Using this definition on our asset we see for example:
  • The Downside risk index over 5 years of Yale U's Unconventional Portfolio is 3.51 , which is smaller, thus worse compared to the benchmark SPY (3.95 ) in the same period.
  • Compared with SPY (4 ) in the period of the last 3 years, the Ulcer Ratio of 3.07 is lower, thus worse.

MaxDD:

'Maximum drawdown is defined as the peak-to-trough decline of an investment during a specific period. It is usually quoted as a percentage of the peak value. The maximum drawdown can be calculated based on absolute returns, in order to identify strategies that suffer less during market downturns, such as low-volatility strategies. However, the maximum drawdown can also be calculated based on returns relative to a benchmark index, for identifying strategies that show steady outperformance over time.'

Which means for our asset as example:
  • Compared with the benchmark SPY (-19.3 days) in the period of the last 5 years, the maximum reduction from previous high of -11.9 days of Yale U's Unconventional Portfolio is greater, thus better.
  • Compared with SPY (-19.3 days) in the period of the last 3 years, the maximum DrawDown of -11.9 days is larger, thus better.

MaxDuration:

'The Drawdown Duration is the length of any peak to peak period, or the time between new equity highs. The Max Drawdown Duration is the worst (the maximum/longest) amount of time an investment has seen between peaks (equity highs) in days.'

Which means for our asset as example:
  • Looking at the maximum days below previous high of 281 days in the last 5 years of Yale U's Unconventional Portfolio, we see it is relatively larger, thus worse in comparison to the benchmark SPY (187 days)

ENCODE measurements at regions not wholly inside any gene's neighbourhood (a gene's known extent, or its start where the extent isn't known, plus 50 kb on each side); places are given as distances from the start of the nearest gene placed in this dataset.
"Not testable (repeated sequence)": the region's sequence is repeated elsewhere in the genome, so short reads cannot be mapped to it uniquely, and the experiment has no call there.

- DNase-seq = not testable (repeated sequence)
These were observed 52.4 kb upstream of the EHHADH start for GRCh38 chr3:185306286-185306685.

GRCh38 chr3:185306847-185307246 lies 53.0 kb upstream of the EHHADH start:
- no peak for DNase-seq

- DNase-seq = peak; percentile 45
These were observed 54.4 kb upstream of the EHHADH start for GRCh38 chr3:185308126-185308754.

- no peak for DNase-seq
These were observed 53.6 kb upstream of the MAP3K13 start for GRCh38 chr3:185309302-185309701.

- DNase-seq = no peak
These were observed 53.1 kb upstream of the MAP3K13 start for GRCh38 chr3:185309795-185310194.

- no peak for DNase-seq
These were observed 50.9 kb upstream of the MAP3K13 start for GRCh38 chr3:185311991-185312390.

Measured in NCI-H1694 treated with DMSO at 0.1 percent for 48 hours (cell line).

• Looking at maximum days below previous high in of 146 days in the period of the last 3 years, we see it is relatively greater, thus worse in comparison to SPY (131 days).

AveDuration:

'The Drawdown Duration is the length of any peak to peak period, or the time between new equity highs. The Avg Drawdown Duration is the average amount of time an investment has seen between peaks (equity highs), or in other terms the average of time under water of all drawdowns. So in contrast to the Maximum duration it does not measure only one drawdown event but calculates the average of all.'

Which means for our asset as example:
  • Compared with the benchmark SPY (39 days) in the period of the last 5 years, the average days under water of 63 days of Yale U's Unconventional Portfolio is higher, thus worse.
  • Looking at average days below previous high in of 43 days in the period of the last 3 years, we see it is relatively greater, thus worse in comparison to SPY (33 days).

Performance of Yale U's Unconventional Portfolio (YTD)

Historical returns have been extended using synthetic data.

Allocations of Yale U's Unconventional Portfolio
()

Allocations

Returns of Yale U's Unconventional Portfolio (%)

  • "Year" returns in the table above are not equal to the sum of monthly returns due to compounding.
  • Performance results of Yale U's Unconventional Portfolio are hypothetical, do not account for slippage, fees or taxes, and are based on backtesting, which has many inherent limitations, some of which are described in our Terms of Use.